Menstrual dysfunctions are often found in athletic women. This study evaluated the association between leisure time physical activity (LTPA) and menstrual function in healthy nonathletic women.
During 1984–1986, a populationbased health survey (HUNT 1) was conducted in Nord-Trøndelag, Norway, with follow-up (HUNT 2) in 1995–1997. Women < 45 years old in HUNT 2 were included in the current study. LTPA was assessed by questionnaire in HUNT 1 and HUNT 2, and menstrual function by questionnaire in HUNT 2.
Adjusted odds ratios (OR’s) for long cycles were increased in women who reported < 1 hour of light LTPA (OR = 1.4, 95% CI = 1.0–2.0) and 1–2 hours (OR = 1.3, 95% CI = 1.0–1.8) per week compared with women with ≥ 3 hours/week. Adjusted OR for irregular cycles was decreased in women constantly in the lowest tertile of LTPA index in HUNT 1 and HUNT 2 (OR = 0.4, 95% CI = 0.2–0.9). Adjusted OR for prolonged bleeding was 2.6 (95% CI = 1.3–5.4) for women with < 1 hour/week of light LTPA and 2.3 (95% CI = 1.3–4.3) for women with 1–2 hours, compared with ≥ 3 hours/week.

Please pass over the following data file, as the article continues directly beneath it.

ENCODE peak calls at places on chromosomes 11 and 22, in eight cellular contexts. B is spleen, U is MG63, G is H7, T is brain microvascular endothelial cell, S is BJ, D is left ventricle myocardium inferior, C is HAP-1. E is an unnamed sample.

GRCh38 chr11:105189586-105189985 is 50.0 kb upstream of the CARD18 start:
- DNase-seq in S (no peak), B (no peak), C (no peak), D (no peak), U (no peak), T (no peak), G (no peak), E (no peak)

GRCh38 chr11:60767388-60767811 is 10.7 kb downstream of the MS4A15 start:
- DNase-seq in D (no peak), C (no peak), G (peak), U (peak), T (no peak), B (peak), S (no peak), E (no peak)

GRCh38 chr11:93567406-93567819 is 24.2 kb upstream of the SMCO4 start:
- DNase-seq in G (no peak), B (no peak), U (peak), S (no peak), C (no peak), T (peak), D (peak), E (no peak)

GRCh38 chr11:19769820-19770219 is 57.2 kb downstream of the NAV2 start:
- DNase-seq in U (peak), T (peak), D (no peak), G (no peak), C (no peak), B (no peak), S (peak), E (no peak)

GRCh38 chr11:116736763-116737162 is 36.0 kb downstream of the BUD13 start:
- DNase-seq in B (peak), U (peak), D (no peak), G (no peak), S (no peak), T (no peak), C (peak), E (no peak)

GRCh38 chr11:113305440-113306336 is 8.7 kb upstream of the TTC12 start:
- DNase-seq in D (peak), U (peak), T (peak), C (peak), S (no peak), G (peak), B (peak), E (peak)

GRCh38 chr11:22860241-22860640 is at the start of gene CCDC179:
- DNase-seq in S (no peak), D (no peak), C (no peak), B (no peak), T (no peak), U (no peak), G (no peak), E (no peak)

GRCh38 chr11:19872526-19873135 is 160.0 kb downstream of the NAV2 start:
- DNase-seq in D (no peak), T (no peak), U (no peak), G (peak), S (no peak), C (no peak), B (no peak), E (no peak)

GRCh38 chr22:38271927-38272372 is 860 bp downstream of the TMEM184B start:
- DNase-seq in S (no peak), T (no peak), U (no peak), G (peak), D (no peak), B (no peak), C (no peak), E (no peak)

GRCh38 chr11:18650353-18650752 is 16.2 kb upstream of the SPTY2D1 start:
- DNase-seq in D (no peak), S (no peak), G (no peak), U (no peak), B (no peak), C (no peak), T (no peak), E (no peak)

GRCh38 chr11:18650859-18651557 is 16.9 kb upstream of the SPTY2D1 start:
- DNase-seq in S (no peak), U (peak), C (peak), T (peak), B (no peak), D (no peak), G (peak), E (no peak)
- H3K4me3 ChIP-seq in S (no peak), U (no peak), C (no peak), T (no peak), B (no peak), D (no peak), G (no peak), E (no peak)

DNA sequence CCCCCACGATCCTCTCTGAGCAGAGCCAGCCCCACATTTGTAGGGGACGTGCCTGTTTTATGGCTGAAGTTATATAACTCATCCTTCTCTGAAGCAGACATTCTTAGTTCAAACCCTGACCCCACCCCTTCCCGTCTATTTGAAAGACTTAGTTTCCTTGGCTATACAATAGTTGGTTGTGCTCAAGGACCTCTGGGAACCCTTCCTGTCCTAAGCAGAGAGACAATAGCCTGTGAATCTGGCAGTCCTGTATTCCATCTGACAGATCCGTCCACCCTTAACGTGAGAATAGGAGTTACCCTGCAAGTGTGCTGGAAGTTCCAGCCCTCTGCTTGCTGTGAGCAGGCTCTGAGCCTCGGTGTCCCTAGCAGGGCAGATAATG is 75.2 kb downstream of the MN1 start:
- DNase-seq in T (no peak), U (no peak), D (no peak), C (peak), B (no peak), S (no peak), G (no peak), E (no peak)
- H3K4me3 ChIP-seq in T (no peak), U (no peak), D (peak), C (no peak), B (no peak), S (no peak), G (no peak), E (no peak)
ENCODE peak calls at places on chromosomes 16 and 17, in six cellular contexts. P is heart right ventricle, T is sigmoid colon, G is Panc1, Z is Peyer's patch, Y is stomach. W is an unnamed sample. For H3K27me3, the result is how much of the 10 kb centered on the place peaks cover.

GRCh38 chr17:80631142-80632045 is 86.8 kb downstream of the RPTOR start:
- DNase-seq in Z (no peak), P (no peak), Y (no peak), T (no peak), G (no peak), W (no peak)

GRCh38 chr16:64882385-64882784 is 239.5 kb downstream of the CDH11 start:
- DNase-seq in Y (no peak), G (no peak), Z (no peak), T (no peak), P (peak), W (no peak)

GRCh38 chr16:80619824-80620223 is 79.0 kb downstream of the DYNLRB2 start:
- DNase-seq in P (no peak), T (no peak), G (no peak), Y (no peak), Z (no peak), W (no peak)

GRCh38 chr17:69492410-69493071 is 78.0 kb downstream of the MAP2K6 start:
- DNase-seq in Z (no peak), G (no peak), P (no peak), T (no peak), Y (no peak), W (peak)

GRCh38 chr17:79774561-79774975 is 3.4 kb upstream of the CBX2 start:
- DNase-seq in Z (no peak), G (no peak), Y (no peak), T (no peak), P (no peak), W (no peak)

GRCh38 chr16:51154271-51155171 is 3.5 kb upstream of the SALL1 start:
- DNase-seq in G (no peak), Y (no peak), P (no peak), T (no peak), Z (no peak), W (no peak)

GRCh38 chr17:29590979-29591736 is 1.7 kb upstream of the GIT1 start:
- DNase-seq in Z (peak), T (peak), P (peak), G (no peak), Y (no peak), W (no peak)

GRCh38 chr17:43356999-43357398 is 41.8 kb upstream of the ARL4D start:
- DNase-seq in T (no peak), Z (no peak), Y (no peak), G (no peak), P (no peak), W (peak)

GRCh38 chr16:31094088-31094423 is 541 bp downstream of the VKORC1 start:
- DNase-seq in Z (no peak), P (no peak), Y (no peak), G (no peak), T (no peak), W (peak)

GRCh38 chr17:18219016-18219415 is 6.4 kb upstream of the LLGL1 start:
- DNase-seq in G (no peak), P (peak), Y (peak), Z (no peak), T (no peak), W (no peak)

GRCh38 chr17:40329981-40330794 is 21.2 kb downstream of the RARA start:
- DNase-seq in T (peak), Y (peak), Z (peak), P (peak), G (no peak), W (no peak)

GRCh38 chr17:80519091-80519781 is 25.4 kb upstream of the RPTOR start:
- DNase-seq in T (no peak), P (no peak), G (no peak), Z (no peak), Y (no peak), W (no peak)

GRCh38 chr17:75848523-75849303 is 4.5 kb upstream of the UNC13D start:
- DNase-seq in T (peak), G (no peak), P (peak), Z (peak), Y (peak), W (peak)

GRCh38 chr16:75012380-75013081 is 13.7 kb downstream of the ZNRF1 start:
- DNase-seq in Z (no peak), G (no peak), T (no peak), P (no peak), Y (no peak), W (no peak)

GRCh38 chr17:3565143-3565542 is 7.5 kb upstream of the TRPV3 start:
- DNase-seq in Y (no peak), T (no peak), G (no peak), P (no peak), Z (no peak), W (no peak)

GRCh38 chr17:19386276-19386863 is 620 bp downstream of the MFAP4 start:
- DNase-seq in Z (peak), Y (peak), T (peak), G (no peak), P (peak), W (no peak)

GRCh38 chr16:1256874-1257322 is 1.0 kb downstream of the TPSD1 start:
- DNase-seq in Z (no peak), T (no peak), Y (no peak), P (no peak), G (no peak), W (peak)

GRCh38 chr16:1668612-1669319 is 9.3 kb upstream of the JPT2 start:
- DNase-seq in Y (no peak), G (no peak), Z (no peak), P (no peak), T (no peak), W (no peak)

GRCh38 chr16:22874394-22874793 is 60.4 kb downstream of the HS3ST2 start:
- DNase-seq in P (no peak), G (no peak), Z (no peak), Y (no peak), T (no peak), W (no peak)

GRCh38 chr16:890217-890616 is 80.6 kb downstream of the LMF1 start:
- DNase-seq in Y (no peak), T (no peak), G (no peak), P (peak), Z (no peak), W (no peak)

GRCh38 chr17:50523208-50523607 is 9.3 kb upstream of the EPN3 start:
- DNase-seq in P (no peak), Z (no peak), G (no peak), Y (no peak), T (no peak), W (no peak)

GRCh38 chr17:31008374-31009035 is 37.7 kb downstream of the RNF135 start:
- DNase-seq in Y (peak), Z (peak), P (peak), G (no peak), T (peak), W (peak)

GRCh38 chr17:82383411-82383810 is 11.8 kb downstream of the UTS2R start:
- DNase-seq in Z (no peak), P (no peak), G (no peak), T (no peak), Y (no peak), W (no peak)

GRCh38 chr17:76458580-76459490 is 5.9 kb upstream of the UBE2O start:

Very low physical activity may increase the risk of menstrual cycle disruptions. Moderate PA should be encouraged for optimum reproductive health.
Gudmundsdottir (firstname.lastname@example.org) and Augestad are with the Dept of Human Movement Science, Norwegian University of Science and Technology, Trondheim, Norway. Flanders is with the Depts of Epidemiology and Biostatistics, Emory University, Atlanta, GA.